By Ken Cross
As the clock wound down on Auburn’s 89-64 win over UConn on Saturday, the Tigers hopefully have finally given notice that yes, the are a player in the SEC and yes, they are a national player that will be a tough out, barring injury, through the upcoming SEC season.
With the SEC at it’s deepest in certainly the last 25 years, the attention in the league has of course gone to Kentucky and Florida in the preseason. Texas A&M finally garnered attention with it’s non-conference schedule and the wins therein.
— Auburn Basketball (@AuburnMBB) December 24, 2017
Now, as Auburn is still without Austin Wiley and Danjel Purifoy, coach Bruce Pearl has done an impressive job of putting the pieces together and building the chemistry around nine players who average double figures in minutes as Bryce Brown leads four players in double figures at 16.2 ppg.
“We were bought here to bring credibility and competitiveness to men’s basketball,” said Pearl, “I’m pleased with that. It’s a big win for our program. The focus is on the kids. Focus every ounce of this on the players they are the ones that have stayed together.”
Junior forward Horace Spencer embodies the look of how unselfish this team is and how the players have solidified the team’s bonds in allowing chemistry to develop. When Anfernee McLemore took his game to another level, Pearl added him into the starting lineup and had Spencer come off the bench. Spencer, who is McLemore’s work out partner, never wavered as he continued to see double figures in minutes and solid production across the boards.
“Horace Spencer didn’t drop his effort, his attitude, his leadership, his toughness one bit,” said Pearl, “When other teammates on a team see that, it’s contagious. Don’t worry about shots when you have leadership like Horace Spencer has given us.”
Pearl laid the ground work and built the foundation in his first three years as there were obvious ups and downs as the previous regime generally didn’t recruit SEC caliber talent and the program fell to the bottom of the SEC. However in year four, the Tigers are beginning to defend the way Pearl’s teams at Tennessee, Milwaukee, and Southern Indiana where they consistently made stops and turned great defense into easy offense with points off turnovers.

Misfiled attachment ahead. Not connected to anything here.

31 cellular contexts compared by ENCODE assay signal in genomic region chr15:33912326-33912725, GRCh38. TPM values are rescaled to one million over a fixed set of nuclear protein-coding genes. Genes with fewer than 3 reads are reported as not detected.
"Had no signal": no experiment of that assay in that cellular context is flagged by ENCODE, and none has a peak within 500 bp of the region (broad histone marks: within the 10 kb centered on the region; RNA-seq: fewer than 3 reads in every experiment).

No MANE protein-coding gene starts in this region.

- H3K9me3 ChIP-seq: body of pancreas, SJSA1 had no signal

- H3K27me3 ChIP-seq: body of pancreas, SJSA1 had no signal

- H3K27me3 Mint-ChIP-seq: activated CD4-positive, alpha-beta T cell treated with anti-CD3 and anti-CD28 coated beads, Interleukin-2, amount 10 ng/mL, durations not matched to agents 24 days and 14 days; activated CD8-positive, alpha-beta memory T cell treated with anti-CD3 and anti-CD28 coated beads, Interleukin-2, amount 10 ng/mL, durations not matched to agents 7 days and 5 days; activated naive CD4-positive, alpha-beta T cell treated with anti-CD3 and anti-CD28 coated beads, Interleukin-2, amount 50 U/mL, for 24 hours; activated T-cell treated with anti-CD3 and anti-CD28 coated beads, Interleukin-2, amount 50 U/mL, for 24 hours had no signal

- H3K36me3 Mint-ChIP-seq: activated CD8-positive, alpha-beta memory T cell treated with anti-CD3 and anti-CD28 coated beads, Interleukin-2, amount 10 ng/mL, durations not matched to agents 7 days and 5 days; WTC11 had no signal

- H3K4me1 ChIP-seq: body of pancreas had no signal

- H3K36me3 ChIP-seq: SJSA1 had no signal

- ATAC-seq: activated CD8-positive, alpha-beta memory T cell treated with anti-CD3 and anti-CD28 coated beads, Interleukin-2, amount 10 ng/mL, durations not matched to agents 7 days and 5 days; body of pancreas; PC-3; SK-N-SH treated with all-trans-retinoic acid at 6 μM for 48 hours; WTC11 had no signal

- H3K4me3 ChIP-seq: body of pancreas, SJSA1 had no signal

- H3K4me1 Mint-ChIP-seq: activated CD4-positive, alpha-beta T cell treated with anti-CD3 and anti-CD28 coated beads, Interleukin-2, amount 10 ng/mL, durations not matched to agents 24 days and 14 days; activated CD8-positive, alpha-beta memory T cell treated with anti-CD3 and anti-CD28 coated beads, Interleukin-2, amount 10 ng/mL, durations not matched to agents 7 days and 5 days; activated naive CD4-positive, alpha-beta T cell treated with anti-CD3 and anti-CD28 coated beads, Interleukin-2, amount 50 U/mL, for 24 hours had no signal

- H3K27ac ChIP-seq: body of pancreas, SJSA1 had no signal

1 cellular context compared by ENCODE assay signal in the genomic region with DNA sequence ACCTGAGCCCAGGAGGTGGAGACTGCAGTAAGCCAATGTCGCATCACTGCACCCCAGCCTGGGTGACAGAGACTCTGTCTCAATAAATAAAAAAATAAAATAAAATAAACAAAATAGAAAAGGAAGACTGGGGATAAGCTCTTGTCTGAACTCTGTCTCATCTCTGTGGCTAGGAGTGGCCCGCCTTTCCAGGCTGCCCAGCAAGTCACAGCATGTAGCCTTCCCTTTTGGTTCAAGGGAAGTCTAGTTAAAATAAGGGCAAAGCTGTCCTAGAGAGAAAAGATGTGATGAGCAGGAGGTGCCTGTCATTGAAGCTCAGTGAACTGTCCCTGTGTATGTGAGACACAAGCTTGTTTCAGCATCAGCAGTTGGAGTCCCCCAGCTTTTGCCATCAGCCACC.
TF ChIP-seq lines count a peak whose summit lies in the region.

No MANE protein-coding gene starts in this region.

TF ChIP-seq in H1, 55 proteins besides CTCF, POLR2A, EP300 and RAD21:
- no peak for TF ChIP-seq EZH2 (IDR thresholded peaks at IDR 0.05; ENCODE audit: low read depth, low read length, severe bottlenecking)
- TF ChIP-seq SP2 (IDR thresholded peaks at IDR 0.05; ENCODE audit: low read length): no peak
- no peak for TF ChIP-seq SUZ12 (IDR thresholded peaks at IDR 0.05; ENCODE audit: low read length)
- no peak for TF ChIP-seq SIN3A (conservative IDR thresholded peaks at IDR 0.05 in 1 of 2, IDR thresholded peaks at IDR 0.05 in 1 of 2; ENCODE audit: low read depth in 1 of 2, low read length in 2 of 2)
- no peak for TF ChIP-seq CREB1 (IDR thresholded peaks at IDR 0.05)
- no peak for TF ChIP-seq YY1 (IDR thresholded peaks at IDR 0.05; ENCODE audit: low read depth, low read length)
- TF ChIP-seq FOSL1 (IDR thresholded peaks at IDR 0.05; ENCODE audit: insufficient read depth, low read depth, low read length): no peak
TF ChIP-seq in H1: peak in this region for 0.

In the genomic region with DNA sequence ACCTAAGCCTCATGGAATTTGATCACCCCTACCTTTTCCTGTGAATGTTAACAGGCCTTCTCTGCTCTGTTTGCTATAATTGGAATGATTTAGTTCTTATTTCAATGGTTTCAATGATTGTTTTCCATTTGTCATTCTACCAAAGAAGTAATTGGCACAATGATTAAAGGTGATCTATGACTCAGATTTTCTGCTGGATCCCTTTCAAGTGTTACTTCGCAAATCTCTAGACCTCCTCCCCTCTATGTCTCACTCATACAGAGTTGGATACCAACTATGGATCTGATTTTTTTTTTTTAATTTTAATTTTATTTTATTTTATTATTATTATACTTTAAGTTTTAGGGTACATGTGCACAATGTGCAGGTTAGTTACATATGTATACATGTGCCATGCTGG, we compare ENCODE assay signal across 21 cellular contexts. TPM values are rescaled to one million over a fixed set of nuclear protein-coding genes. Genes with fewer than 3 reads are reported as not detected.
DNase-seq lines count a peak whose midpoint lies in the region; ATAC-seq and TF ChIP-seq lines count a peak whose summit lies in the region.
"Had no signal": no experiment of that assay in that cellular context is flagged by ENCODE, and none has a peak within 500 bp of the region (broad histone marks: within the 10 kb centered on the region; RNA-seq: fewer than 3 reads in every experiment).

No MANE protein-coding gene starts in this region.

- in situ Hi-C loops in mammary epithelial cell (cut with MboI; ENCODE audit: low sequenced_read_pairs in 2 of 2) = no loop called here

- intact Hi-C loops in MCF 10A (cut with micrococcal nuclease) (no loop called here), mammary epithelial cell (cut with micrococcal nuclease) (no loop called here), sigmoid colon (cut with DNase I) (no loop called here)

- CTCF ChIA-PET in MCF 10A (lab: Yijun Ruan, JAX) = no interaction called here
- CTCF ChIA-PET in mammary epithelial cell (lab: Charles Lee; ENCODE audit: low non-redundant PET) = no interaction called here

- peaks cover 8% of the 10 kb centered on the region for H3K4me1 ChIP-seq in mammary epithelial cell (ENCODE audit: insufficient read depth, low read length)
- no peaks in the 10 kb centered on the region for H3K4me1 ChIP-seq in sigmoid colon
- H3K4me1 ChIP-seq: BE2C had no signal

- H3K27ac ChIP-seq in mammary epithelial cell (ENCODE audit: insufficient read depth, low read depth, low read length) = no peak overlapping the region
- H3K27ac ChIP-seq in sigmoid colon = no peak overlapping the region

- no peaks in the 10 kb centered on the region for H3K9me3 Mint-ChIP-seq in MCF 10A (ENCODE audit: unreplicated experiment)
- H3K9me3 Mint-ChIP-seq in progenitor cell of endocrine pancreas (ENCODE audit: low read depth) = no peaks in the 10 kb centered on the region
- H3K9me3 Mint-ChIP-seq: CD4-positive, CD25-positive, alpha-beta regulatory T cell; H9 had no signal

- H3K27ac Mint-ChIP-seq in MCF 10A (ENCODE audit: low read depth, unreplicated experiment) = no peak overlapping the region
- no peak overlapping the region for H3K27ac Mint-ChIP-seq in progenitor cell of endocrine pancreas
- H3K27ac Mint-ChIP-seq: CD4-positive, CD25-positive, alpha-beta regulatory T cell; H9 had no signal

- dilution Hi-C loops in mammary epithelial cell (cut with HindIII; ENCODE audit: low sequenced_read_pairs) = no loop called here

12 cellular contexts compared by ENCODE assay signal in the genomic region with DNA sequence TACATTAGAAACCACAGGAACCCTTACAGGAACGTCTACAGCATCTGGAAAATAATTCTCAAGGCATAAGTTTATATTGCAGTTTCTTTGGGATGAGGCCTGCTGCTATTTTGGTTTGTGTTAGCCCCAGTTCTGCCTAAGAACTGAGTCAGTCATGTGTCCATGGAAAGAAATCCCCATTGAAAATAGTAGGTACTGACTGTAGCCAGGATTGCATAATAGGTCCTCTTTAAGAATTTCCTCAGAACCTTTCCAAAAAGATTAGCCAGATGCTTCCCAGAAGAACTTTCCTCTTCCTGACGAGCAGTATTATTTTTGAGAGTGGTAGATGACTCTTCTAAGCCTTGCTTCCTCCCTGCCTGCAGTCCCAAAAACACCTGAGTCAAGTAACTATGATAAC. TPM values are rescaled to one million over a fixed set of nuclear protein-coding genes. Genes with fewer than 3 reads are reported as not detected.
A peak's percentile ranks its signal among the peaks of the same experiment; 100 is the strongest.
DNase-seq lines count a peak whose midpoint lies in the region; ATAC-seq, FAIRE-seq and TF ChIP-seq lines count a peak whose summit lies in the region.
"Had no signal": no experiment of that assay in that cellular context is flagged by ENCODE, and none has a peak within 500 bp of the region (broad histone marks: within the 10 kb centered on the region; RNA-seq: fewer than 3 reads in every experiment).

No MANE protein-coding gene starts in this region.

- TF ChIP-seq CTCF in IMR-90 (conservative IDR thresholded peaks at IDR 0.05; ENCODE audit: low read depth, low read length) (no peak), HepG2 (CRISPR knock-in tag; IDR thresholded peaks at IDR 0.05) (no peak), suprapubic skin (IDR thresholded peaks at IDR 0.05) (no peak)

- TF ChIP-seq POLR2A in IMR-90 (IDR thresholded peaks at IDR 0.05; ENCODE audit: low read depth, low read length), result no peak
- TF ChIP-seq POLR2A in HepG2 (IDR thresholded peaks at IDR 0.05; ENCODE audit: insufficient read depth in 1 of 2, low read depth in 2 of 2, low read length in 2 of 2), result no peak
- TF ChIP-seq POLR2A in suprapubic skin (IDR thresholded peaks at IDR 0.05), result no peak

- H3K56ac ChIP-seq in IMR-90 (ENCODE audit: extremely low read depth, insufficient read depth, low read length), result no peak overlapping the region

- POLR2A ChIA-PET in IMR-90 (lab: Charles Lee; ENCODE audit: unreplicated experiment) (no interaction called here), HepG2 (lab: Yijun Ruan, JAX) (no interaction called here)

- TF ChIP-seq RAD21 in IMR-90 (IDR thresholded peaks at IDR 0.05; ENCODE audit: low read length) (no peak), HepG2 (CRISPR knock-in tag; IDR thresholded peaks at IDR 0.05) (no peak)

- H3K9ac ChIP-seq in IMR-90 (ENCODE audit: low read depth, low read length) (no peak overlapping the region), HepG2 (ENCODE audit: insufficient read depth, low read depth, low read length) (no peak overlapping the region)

Auburn has forced 15.9 turnovers per game and averaged 19 points off those per night while holding the opposition to 40.1 percent from the field over the first 12 games. They have a major shot-blocking presence in Anfernee McLemore, who has 37 shot blocks on the season. The improvements in this team are astounding, but defensively, Pearl will tell you that this team’s defense is far from a finished product.
Saturday, that defense took on a strong look as well with Bryce Brown guarding UConn’s leading scorer Jalen Adams and holding him to 14 points as he shot 5-of-15 from the field.
“He has got a tremendous head cold,” said Pearl of Brown, “He comes in this morning, and you could just see he was kind of drained from all the medication. I don’t know if you had a chance to talk to Jalen Adams, but I guarantee he would tell you that Bryce guarded him as well as anybody, I would think.”
Brown, Jared Harper, and Mustapha Heron have turned into one of the most solid backcourts in the nation as they all averaged double figures with Brown netting 16.2 ppg. Desean Murray, who averages 11.1 ppg., has come in as a transfer from Presbyterian where he led the Big South in scoring two years ago and averaged a team-leading 7.8 rebounds per evening while scoring 11.1 per night.
Then, Auburn’s bench averages around 25 points per game as Pearl’s teams always feature a deep and productive group coming off the bench. The Tigers do not see any drop off the substitutions.
“When we go to the bench, we don’t really drop off – Malik (Dunbar) played really well tonight and Davion (Mitchell) had one of his best games,” explained Pearl, “Chuma (Okeke) is so quiet – had eight rebounds. You don’t even notice him out there. Chuma is a guy, in the back half, I am going to challenge even though he is a freshman.”
Amazingly, even with the dynamic of Pearl on the bench, the Tigers haven’t gotten received any national TV attention as of yet and they do not even have a date on ESPN or ESPN2 until they play Kentucky and Texas A&M on back-to-back Saturdays in February. The Tigers have been terribly under-represented on national TV and not ranked in a year in which they are part of the volcano that is SEC basketball. Continuing to win at this level is the only remedy for that ill.
“I told the kids all week ESPN was coming to town, not to watch us, but they are coming to watch UConn,” exclaimed Pearl, “They’ve been on, as they should, on a lot. They’ve been on for Oregon with the Nike festival and against Arizona. We only been on ESPN two, maybe three times this year. You have to take advantage of it.”